Sorry I'm a bit late with this, but the site Journal-Lists is offering a free e-mail subscription to Hard Times in weekly installments, on the dates that it was originally published in 1854. Click here to sign up!
Mitchell Kalpakgian has an excellent piece about Hard Times in Crisis magazine. Here's a short excerpt: "Dickens illustrates that the so-called 'useful' things of the world—facts, work, and money—ultimately prove to be useless in life’s major crises, while the 'useless' activities scorned by the utilitarians—play, friendship, charity, hope, and beauty—prove to be infinitely valuable and, ultimately, more beneficial than facts."
John Mark Reynolds (whom I know personally) has an interesting blog post up about how Dickens had a "prophetic vision of Western education: the rise of Gradgrind" in Hard Times. There are some good insights here, but I'm not sure whether I wholly agree with his remark that "Against Gradgrind, Dickens had nothing positive to say" -- meaning, I take it, that he offered no alternative vision of how education should be.
It wasn't Dickens's purpose in this novel to compare and contrast differing approaches to education. But it's worth nothing that in other books, perhaps most notably David Copperfield, he did offer portraits of good schools where pupils were inspired and encouraged by good teachers, which effectively serve as a counter to the Gradgrind idea of school.
That's my opinion, anyway. Would be interested to hear some of yours!
When people talk about early detective novels, and Dickens's influence on the genre, they usually tend to bring up Inspector Bucket of Bleak House. The Inspector has been called "the first important detective in English literature," and there's little doubt he merits the description.
But there's at least one other detective figure in Dickens's work who seems to be almost completely overlooked: Sissy Jupe in Hard Times.
I realize, of course, that Sissy is not a professional detective. But the detective canon is full of amateur sleuths, and I would argue that the humble "stroller's child" deserves to be listed among them.
(I'm going to put some major spoilers below the cut, so proceed at your own risk!)
“‘Then Mr M’Choakumchild said he would try me once more. And he said, Here are the stutterings -- ’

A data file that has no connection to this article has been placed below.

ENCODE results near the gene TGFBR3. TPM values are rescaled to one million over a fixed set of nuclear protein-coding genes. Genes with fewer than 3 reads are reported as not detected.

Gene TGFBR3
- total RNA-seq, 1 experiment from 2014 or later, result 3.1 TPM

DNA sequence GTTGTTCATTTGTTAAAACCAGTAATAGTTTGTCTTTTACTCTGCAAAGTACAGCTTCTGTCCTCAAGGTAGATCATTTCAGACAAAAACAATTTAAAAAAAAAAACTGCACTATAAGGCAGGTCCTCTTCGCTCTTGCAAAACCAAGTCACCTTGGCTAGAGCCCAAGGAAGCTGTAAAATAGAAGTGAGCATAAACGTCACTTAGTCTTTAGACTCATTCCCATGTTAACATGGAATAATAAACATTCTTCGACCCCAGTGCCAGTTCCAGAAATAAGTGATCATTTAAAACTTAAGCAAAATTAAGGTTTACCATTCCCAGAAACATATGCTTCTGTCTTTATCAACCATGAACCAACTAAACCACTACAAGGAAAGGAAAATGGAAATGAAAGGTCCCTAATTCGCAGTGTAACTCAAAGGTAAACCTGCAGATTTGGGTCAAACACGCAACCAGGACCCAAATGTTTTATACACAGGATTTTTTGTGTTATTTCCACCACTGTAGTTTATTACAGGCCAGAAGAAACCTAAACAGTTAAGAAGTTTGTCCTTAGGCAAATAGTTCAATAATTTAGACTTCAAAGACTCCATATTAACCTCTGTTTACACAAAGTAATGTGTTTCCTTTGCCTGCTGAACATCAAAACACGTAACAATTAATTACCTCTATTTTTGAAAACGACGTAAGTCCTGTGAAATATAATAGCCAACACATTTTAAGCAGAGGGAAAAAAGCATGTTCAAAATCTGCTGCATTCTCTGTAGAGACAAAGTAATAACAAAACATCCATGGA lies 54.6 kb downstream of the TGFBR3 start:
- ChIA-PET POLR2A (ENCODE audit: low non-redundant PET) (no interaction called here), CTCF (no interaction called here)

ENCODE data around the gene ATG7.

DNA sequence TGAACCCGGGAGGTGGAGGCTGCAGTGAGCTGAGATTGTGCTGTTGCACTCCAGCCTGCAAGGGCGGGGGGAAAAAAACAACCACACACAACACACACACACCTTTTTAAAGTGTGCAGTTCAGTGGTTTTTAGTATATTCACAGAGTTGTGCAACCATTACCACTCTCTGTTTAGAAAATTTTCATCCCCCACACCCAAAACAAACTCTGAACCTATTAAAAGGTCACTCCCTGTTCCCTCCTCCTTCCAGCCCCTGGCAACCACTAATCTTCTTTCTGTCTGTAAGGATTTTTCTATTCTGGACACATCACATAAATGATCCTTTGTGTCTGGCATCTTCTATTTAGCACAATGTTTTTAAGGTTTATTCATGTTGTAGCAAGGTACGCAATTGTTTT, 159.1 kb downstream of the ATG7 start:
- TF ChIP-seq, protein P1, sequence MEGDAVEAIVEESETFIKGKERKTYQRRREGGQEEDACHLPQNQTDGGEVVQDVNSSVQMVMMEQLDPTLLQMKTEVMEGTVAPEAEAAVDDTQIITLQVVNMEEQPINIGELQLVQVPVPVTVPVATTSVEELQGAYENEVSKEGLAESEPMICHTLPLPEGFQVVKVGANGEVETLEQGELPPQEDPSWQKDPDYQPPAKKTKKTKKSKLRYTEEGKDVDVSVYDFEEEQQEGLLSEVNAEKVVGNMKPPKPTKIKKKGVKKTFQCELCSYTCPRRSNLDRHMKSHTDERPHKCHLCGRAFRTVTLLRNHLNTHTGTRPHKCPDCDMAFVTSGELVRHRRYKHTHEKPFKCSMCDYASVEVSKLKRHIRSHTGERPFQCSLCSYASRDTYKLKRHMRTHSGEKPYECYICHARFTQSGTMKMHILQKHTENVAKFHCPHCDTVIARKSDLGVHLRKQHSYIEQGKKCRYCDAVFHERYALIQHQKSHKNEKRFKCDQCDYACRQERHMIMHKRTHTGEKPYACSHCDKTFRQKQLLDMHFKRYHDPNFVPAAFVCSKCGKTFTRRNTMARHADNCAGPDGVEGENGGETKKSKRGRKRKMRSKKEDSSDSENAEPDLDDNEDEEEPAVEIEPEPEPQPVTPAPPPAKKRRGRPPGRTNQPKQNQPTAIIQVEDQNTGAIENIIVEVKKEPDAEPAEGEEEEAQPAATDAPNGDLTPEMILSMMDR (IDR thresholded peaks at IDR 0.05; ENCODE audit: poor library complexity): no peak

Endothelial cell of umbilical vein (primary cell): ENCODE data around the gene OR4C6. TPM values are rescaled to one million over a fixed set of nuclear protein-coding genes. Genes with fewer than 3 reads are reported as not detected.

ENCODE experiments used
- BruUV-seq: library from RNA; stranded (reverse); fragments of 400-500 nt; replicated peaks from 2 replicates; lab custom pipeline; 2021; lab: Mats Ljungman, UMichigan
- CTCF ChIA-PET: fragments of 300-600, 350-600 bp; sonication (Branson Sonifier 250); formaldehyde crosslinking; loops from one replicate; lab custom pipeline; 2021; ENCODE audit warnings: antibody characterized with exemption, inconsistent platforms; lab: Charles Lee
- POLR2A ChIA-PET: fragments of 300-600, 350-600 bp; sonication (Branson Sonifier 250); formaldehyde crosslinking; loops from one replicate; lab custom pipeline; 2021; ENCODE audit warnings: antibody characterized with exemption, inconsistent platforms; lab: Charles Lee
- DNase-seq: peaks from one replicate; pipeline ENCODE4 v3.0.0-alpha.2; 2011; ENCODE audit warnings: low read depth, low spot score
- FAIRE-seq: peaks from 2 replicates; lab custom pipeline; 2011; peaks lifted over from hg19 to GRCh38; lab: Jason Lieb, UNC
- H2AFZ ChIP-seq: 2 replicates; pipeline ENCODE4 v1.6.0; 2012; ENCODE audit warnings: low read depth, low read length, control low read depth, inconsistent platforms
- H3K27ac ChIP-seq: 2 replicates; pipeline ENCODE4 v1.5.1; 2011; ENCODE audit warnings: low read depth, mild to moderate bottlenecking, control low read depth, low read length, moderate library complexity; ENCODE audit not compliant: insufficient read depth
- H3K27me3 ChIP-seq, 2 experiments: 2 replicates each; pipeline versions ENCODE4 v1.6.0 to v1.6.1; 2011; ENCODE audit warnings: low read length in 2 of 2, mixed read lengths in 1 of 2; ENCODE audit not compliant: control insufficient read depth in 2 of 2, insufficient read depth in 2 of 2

“‘Statistics,’ said Louisa.
“‘Yes, Miss Louisa -- they always remind me of stutterings, and that’s another of my mistakes -- of accidents upon the sea. And I find (Mr M’Choakumchild said) that in a given time a hundred thousand persons went to sea on long voyages, and only five hundred of them were drowned or burnt to death. What is the percentage? And I said, Miss;’ here Sissy fairly sobbed as confessing with extreme contrition to her greatest error; ‘I said it was nothing.’
“‘Nothing, Miss -- to the relations and friends of the people who were killed. I shall never learn,’ said Sissy.”
Congratulations to the Dickens Society of Baltimore for becoming an official branch of the Dickens Fellowship! (H/T The Buzfuz) This makes it the branch of the Fellowship closest to me. I may have to look into joining up with them!
Speaking of the Fellowship, I'm getting ready to go to their annual conference, starting next week in Chicago, where I will get to meet up with Dickensblog reader and frequent guest blogger Rachel McMillan! (Charles Dickens: bringing people together since 1836.) As I did the last time I was away, I plan to set up some quotes from various Dickens novels to run on the blog while I'm gone. I already have some requests left over from last time that I can use (Nicholas Nickleby, The Mystery of Edwin Drood, A Christmas Carol, Little Dorrit, and HardTimes)but if you have any more novels that you'd like me to quote from, please let me know in the comments section on this post. Thanks!
And I'm sure Rachel and I will both have lots to share when we get back!
At Re/Code, Irina Raicu looks at Dickens's exploration of "life regulated and shaped by data and algorithms" in Hard Times, and explains the relevance to our own time of his critque of "algorithmic regulation and education."
(It's MUCH more interesting than I'm making it sound, I swear!)
In brief -- this was a fairly good adaptation, all told. The cast, with a few exceptions, was really excellent, with Bill Paterson's Stephen and Beatie Edney's Louisa being the standouts. And even though it looked like they'd been given about $1.50 to spend on the sets, somehow they made it work. (I can't say as much for the soundtrack, though, which sounded equally cheap and much less effective.) The biggest problem, by far, was the uneven pacing. I wouldn't recommend this film before reading the book -- it would be easy to get lost in the "muddle," as Stephen would say. But it makes a decent supplement to the book.
And we're into the home stretch. Nice little monologue in a mirror for Richard E. Grant. Still don't feel that his look is quite right, but I really can't fault his acting. He's done a fantastic job. Sissy's acting, however, strikes me as a little flat. And she wears her hair down for no reason, a la Billie Piper in Mansfield Park.